CFA Career

CFA Career

Guide to Careers for CFA Alumni

One who wishes to pursue a Chartered Financial Analyst (CFA) career can venture tow possible avenues. One path is to actually become a CFA charterholder and then work in a CFA career that supports the designation. The other would be to become a CFA member, which does not require passing of the CFA Examinations, and work for the CFA institute. These two options vary greatly in the type of CFA career one would maintain.

CFA charterholder jobs tend to concentrate within an analyst type of position. Some of the more typical CFA careers are portfolio manager, financial/securities/investment analyst, financial analyst, senior financial analyst, vice president of finance, chief financial officer, and corporate financial analyst. Some of the top providers of CFA jobs are companies, private practices and firms, foundations and trusts, non-profit organizations, state and local governments, self employed CFA’s, hospitals, the federal government, franchises, colleges and universities, and schools and school districts. The greatest impact on a CFA career would be the designation itself. Earning such a prestigious designation demands respect and shows that an individual has taken serious stake in their career to put in the necessary time and effort to complete such an undertaking. Many CFA careers are offered by previous CFA charterholders who expect a similar level of dedication from their employees.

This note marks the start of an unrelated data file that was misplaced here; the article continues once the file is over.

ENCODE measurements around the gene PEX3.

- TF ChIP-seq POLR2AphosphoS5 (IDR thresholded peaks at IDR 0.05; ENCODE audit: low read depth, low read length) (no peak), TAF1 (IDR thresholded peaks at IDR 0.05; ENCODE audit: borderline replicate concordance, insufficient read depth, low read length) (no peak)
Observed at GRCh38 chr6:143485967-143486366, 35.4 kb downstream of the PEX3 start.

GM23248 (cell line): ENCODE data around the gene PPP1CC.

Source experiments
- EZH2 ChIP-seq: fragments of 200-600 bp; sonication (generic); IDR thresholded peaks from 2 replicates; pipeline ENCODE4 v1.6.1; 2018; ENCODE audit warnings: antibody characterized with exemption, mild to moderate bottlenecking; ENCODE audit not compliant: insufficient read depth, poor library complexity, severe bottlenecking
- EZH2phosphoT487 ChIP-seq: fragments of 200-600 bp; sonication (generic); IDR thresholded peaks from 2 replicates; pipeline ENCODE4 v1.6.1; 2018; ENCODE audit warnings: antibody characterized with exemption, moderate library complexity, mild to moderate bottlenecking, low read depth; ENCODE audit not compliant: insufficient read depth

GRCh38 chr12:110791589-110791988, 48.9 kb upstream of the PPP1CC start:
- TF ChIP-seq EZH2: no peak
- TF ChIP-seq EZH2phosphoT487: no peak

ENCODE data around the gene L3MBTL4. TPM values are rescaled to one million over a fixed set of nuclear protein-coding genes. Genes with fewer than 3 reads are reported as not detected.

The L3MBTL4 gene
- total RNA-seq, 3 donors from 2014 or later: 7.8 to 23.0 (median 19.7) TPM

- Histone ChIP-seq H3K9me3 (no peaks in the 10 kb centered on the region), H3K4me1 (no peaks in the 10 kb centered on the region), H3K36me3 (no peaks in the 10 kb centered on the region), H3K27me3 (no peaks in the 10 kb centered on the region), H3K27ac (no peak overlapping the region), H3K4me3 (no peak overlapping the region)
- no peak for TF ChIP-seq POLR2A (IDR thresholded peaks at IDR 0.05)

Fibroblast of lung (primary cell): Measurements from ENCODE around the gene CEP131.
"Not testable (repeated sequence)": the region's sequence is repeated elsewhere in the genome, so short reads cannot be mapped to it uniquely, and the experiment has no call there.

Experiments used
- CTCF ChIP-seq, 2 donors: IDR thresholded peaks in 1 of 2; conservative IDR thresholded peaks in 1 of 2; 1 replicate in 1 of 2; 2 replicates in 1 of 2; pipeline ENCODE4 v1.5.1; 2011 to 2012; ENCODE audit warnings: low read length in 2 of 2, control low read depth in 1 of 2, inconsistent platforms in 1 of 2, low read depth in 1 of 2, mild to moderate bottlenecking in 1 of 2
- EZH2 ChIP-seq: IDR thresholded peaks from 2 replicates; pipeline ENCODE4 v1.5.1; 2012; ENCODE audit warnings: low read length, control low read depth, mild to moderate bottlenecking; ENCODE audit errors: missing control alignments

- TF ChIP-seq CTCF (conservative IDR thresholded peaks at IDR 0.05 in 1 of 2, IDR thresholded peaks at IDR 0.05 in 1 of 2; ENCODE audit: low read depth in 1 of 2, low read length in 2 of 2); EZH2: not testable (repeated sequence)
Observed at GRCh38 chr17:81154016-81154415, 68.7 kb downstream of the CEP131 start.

Becoming a CFA member would allow an individual to pursue a CFA career at the CFA institute. Working in this capacity would not require the CFA designation. A CFA career at the CFA institute could have be in education, member and society coordination, interactive and external relationships, marketing and communication, finance and technical support, information technology, human resources, and within the office of general counsel. To gain CFA membership, an individual must first pass a self-administered ethics examination and then apply for membership. The prospective member must have sponsorship from a regular member to apply.

The CFA institute will then perform a background check on the applicant’s educational experience, work experience, and professional conduct. After all the material has been reviewed, the CFA institute will issue the applicant the type of membership that best fits their background check. The three types of membership are regular, charterholder, and affiliate. The CFA member must then pay the required dues. These two CFA career paths offer many possibilities. Both have their advantages and disadvantages and it is up to each individual to select the CFA career that best fits his personality and lifestyle.

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